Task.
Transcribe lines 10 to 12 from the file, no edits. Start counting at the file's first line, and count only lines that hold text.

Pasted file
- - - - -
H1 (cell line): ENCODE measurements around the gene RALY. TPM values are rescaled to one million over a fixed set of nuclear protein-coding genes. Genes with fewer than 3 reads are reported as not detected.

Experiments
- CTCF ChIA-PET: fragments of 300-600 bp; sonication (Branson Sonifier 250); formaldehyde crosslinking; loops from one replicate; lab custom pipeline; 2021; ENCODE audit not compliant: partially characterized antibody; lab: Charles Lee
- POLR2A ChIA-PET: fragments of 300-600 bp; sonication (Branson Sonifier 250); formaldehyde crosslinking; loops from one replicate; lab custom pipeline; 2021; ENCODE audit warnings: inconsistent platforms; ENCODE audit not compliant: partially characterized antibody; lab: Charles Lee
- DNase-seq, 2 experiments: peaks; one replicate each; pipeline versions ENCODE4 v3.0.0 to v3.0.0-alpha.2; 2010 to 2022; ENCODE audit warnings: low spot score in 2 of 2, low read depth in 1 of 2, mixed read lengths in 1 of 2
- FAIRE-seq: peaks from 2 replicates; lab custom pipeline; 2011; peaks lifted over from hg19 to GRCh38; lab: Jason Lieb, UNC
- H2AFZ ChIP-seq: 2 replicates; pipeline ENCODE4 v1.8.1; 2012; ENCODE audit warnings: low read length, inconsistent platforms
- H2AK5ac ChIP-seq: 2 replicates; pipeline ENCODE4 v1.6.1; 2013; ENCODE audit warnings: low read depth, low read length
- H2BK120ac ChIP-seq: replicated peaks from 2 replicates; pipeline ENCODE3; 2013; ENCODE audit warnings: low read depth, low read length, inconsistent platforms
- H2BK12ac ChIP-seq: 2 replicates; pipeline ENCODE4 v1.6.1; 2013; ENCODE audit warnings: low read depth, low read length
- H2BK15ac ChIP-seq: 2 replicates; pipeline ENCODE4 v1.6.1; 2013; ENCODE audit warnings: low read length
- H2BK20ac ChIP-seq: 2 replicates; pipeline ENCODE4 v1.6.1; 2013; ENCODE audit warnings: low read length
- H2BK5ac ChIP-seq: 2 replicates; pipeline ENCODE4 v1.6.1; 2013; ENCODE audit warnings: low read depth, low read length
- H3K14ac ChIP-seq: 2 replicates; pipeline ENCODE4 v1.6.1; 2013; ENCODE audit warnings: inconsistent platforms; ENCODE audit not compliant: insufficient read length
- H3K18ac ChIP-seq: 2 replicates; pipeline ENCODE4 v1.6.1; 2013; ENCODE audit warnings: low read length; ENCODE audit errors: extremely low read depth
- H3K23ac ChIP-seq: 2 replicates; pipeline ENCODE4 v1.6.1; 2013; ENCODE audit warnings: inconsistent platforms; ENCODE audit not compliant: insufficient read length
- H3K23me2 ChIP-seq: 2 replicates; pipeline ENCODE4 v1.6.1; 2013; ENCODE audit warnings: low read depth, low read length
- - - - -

- H2BK12ac ChIP-seq: 2 replicates; pipeline ENCODE4 v1.6.1; 2013; ENCODE audit warnings: low read depth, low read length
- H2BK15ac ChIP-seq: 2 replicates; pipeline ENCODE4 v1.6.1; 2013; ENCODE audit warnings: low read length
- H2BK20ac ChIP-seq: 2 replicates; pipeline ENCODE4 v1.6.1; 2013; ENCODE audit warnings: low read length